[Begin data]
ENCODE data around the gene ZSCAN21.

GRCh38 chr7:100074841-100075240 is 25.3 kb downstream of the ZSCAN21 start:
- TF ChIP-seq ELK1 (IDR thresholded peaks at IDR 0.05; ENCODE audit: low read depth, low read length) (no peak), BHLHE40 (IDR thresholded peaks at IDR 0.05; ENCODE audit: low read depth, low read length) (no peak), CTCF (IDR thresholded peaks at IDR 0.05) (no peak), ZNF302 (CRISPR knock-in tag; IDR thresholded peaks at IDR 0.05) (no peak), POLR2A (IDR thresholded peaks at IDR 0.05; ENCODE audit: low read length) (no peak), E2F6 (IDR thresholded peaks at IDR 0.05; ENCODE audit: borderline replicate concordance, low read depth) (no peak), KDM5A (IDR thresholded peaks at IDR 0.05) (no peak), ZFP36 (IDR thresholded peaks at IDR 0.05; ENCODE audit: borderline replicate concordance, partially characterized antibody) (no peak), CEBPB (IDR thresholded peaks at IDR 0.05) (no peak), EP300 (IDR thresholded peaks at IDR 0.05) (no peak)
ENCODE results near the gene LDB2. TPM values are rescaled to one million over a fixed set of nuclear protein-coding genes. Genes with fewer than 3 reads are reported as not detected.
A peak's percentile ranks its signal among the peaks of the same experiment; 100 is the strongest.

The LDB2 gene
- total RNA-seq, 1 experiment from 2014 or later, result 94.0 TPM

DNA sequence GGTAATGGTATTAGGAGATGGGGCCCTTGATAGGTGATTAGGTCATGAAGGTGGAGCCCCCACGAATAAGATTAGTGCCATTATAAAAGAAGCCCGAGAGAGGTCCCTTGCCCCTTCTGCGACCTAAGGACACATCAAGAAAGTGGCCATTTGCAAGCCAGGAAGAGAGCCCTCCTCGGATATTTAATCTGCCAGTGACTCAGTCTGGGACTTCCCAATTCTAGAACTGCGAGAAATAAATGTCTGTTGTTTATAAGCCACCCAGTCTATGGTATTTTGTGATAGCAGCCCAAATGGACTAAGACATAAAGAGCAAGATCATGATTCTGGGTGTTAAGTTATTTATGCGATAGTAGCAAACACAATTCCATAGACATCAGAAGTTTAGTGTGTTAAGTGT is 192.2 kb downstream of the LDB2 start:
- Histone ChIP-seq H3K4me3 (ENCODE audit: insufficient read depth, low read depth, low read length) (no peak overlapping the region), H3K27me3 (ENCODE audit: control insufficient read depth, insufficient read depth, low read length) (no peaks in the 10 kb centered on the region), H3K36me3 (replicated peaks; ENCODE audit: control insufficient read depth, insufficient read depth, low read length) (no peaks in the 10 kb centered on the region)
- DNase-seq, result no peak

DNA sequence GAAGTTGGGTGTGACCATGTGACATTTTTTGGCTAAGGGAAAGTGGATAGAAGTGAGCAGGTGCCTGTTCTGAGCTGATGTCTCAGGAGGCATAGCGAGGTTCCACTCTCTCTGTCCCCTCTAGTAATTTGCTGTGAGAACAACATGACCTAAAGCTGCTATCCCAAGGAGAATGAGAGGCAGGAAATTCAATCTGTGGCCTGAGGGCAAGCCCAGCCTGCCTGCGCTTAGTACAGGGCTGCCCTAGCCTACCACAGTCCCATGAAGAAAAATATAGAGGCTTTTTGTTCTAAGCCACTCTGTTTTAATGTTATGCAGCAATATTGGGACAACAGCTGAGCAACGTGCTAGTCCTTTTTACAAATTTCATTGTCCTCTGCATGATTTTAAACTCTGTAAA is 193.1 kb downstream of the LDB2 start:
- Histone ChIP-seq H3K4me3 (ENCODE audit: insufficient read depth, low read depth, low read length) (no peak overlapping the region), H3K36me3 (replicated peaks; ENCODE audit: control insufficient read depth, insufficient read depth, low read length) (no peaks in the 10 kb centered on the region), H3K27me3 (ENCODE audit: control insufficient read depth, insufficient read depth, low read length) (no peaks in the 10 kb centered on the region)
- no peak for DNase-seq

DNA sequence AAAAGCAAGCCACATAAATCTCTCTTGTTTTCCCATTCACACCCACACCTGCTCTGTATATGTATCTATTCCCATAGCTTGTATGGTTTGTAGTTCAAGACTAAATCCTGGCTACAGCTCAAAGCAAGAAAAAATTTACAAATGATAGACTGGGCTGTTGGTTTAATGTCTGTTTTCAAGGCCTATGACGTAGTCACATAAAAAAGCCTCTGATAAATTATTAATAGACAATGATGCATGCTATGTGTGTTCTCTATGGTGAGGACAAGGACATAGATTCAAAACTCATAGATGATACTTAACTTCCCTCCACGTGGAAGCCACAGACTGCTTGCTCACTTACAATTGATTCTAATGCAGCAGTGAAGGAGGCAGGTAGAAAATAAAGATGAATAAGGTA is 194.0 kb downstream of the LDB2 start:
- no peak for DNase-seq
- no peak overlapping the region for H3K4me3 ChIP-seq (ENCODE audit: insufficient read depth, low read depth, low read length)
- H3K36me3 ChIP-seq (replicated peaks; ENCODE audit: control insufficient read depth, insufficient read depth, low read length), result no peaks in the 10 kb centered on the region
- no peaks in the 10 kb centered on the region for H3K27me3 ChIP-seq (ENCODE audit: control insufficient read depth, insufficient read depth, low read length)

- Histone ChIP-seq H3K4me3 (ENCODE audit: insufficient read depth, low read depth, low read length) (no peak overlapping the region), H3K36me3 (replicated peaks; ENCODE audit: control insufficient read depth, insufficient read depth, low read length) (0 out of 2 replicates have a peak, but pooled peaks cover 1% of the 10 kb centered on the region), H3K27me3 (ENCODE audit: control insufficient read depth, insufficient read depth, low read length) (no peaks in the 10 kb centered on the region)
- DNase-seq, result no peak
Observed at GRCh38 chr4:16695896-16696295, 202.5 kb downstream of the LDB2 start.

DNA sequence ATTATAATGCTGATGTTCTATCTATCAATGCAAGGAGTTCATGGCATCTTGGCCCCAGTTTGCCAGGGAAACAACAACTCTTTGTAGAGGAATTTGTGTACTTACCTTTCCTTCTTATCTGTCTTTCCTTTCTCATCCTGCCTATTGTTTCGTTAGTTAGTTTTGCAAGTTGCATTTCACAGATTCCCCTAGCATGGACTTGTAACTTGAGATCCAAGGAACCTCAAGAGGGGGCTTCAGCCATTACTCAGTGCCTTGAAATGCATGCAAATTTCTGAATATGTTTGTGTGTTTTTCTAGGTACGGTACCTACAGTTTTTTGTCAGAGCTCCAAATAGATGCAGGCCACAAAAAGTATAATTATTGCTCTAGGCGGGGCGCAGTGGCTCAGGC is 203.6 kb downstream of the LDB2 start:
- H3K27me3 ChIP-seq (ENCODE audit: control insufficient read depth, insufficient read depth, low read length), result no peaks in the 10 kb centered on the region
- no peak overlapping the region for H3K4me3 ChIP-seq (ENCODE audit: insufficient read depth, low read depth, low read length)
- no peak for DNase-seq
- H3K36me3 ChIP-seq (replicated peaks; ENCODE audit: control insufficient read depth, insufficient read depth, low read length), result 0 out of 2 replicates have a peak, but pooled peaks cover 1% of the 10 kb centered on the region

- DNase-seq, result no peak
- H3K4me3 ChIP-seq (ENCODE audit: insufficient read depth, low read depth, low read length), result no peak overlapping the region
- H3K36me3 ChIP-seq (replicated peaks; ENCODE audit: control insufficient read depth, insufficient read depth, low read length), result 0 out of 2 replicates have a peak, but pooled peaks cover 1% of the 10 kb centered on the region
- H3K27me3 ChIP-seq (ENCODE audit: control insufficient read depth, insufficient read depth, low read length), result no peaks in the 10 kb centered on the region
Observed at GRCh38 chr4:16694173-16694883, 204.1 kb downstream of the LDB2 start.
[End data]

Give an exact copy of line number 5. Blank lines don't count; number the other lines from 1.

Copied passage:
A peak's percentile ranks its signal among the peaks of the same experiment; 100 is the strongest.